OpenSilver v1.0 Comes As Microsoft Ends Silverlight Support
Userware, on a multi-year mission to provide an open source alternative to Microsoft Silverlight, shipped OpenSilver 1.0 just as Microsoft ended support for the popular web development tool.
Silverlight was delivered through a browser plug-in and was primarily used to create rich internet applications, providing features similar to Adobe Flash such as playing music, videos, animation, etc. As the plug-in approach faded in favor of modern web constructs like HTML 5, browser support declined until it only worked with aging Internet Explorer. . Finally, Microsoft ended support for IE earlier this month, spelling the end of Silverlight 5, the latest and greatest release. The Silverlight site is still online, but the installer is gone. Microsoft doesn’t actively kill Silverlight apps, but those who dare to use it will do so in unsupported scenarios and it won’t even get any quality or security updates.
Silverlight’s demise has been ridiculed for years by a loyal fan base of developers who loved the tech and voiced their opinions. Many developers have also expressed reluctance to embrace new Microsoft technologies that flourish for a while, then lose their appeal as the business moves in other directions. This can leave them stuck using a dead end development tool with no forward momentum, making them “Silverlighted.”
Microsoft did not give in, however, and for alternatives, the company suggests two ways forward for the non-web and web development camps:
- For browser-less projects migrated to a Windows desktop app, Microsoft recommends migrating to WinUI 3 with the Windows App SDK, which was previously called Project Reunion.
And it’s also WebAssembly that supports OpenSilver, one of the many projects that over the years have come forward as a replacement for Silverlight.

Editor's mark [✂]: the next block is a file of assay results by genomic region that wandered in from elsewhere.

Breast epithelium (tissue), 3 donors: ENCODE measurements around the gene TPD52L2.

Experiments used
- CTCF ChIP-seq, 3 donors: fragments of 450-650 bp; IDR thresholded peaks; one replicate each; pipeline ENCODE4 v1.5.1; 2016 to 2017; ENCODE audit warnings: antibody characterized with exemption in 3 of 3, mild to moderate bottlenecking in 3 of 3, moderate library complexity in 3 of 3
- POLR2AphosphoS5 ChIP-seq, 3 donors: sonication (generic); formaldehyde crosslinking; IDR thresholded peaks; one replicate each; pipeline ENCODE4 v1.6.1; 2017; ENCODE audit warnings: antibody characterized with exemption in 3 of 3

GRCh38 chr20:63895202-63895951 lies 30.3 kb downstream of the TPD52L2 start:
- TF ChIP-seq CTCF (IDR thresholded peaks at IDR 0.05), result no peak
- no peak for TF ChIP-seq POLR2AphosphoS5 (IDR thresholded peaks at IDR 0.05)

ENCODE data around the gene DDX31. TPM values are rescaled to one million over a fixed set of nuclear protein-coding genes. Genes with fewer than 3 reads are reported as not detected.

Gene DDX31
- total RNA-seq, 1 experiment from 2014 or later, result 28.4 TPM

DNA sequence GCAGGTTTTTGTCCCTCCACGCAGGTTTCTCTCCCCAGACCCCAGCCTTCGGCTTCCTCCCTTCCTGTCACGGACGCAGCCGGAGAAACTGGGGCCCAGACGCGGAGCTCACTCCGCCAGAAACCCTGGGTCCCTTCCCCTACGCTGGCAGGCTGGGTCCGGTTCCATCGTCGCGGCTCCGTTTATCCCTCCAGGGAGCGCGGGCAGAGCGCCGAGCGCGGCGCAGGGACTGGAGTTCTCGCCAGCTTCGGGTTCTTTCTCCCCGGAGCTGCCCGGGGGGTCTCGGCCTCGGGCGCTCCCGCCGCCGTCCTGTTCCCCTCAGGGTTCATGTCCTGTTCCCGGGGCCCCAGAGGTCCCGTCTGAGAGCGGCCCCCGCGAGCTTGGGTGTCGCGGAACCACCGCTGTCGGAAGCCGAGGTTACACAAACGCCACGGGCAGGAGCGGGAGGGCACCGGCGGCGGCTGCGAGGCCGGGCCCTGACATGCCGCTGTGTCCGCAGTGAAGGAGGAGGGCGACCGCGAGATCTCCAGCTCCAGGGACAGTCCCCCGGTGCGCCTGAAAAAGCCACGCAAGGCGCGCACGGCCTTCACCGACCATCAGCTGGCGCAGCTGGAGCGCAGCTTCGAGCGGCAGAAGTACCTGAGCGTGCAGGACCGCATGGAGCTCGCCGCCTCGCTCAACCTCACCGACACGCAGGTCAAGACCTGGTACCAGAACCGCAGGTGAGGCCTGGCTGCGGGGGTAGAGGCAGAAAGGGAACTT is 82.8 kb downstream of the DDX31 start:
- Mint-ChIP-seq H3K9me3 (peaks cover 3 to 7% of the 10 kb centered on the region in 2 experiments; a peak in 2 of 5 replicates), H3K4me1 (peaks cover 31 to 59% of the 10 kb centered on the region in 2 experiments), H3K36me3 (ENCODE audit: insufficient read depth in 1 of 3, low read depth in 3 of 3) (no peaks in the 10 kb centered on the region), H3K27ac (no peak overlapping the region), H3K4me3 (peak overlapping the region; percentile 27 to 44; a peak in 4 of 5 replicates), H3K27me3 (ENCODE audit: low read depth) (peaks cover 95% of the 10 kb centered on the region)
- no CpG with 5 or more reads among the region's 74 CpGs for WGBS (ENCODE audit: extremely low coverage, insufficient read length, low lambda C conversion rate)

“OpenSilver is a modern, open-source, plug-in-less reimplementation of Silverlight capable of running large and complex legacy applications, as well as newly written C # and XAML applications,” Userware said on Oct. 12, the day Microsoft released ceased to support Silverlight. .
“Developers around the world have put a lot of effort into building countless Silverlight applications over the past 15 years. OpenSilver offers them an alternative to rewriting them. It allows their existing code to run on every browser, so they can take advantage of their .NET skills and focus on new enhancements instead. ”
The genesis of the project goes back years Visual Studio Magazine reported on Userware’s C # / XAML for HTML5 (CSHTML5) in early 2018. Then last year came the launch of OpenSilver as a technology preview.
About a year and a half later, v1.0 was announced. “The development of OpenSilver was driven by the team’s strong belief that developers should not be forced to rewrite existing applications due to a change in the underlying stack,” Userware said this month. this. “The thousands of Silverlight applications still in production bear witness to this. Silverlight’s end of life was announced in 2011, when a technical barrier arose: browsers would one day stop authorizing plugins. Still, many developers stuck with what they considered to be a valid platform for more than a decade because it worked very well for their needs. OpenSilver has worked to remove the obstacles of Silverlight and improve the underlying technology. ”
The Paris-based company’s press release serves as a sort of FAQ for the project, answering questions about migration, feature equivalency and more.
Regarding future plans, the company said, “The team is continually expanding the API coverage of the Silverlight platform and improving OpenSilver’s ability to migrate WPF applications (in addition to Silverlight applications). Future versions of OpenSilver will also include new features, such as the ability to support applications written in VB.NET and those using the Microsoft LightSwitch component. ”
More information (and a download) is available on the OpenSilver website, while the source code can be found on GitHub. The press release is available here.
David Ramel is editor and writer for Converge360.